Santiago crosses the Strait of Gibraltar and finds himself in Tangier, a city in northern Morocco, where a man he meets in a bar swindles him out of all his money. As a result of this unfortunate occurrence, Santiago realizes that he is like everyone else: “I see the world in terms of what I would like to see happen and not what actually does.” He decides to think positively — to consider himself an adventurer rather than a victim.
In desperate need of money, Santiago is hired by a crystal merchant, who tells him that even a year’s wages would not pay his way to Egypt, which is thousands of kilometers distant. The crystal merchant offers to give Santiago enough money to return to Andalusia. But Santiago declines the offer, telling the crystal merchant that he’ll work for him to earn money with which to buy sheep.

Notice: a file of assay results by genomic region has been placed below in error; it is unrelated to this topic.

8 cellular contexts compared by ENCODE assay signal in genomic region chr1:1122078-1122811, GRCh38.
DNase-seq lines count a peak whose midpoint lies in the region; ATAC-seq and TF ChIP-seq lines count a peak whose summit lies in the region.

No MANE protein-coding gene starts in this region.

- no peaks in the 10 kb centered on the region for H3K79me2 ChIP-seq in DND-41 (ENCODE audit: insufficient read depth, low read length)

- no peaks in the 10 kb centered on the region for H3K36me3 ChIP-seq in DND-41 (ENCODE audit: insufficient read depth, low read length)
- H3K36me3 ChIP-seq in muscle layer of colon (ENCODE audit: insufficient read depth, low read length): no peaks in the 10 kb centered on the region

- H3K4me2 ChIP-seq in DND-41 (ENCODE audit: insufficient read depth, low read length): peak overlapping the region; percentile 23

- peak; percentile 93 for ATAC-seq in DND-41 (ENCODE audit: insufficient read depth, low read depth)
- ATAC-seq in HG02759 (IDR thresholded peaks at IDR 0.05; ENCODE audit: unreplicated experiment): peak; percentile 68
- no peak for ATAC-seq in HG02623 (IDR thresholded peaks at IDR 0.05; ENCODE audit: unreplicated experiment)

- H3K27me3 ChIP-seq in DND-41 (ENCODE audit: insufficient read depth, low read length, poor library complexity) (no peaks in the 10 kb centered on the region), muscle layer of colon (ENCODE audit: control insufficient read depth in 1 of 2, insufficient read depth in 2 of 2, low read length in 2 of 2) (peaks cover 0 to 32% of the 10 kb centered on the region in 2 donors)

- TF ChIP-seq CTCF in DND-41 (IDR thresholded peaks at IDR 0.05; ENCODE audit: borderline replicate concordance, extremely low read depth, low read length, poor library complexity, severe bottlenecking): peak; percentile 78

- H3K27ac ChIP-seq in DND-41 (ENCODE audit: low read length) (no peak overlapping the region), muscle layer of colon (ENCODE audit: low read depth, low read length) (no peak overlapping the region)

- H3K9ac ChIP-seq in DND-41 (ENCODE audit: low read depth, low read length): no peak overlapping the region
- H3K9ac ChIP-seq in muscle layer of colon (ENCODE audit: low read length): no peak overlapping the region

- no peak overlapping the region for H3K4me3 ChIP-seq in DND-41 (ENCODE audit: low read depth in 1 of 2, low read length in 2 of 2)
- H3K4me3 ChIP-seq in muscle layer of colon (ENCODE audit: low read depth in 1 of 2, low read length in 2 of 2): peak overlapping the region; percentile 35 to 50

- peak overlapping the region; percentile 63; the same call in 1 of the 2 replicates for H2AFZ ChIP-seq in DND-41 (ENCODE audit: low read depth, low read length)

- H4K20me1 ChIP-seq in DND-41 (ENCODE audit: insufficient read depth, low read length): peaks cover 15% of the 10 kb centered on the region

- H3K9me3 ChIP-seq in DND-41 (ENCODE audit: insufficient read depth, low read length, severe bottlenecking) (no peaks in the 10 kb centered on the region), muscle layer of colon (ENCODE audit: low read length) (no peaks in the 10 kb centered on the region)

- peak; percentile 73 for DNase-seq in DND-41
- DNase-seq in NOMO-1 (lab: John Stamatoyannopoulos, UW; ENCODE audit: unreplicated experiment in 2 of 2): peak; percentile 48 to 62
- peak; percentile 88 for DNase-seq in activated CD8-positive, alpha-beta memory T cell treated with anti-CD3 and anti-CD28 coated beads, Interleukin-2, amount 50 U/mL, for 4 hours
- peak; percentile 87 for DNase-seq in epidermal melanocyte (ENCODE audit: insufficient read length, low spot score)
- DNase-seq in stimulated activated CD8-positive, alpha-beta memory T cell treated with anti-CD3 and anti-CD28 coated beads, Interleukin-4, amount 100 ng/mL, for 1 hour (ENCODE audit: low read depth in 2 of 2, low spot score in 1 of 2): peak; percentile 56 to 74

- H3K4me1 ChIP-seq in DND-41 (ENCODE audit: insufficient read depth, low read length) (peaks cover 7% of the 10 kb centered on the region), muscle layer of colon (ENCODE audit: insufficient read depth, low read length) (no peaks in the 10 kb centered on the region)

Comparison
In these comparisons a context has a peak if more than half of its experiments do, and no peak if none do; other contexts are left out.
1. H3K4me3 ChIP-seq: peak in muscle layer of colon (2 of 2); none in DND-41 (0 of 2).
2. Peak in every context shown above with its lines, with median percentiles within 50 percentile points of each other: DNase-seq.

Prior to this episode, Santiago learned mainly from books. Here, however, he begins to learn from his experiences. What he learns first is that people deceive themselves about the world and the way it works.
More crucially, Santiago learns that he can continue to be a passive receiver of the events of his life, a victim — or he can embrace his experiences and move forward with purpose, thereby becoming an adventurer.
Santiago’s realization — that he should see the world as it is, rather than how he wants it to be — would seem to contradict the king of Salem’s advice, that if people follow their dreams, the universe will assist them. The author does not address this apparent contradiction, however.
In deciding to work for the crystal merchant so as to purchase a flock of sheep, Santiago believes he is moving forward, and he is — though not in precisely the way he imagines, as Part Two of The Alchemist will demonstrate.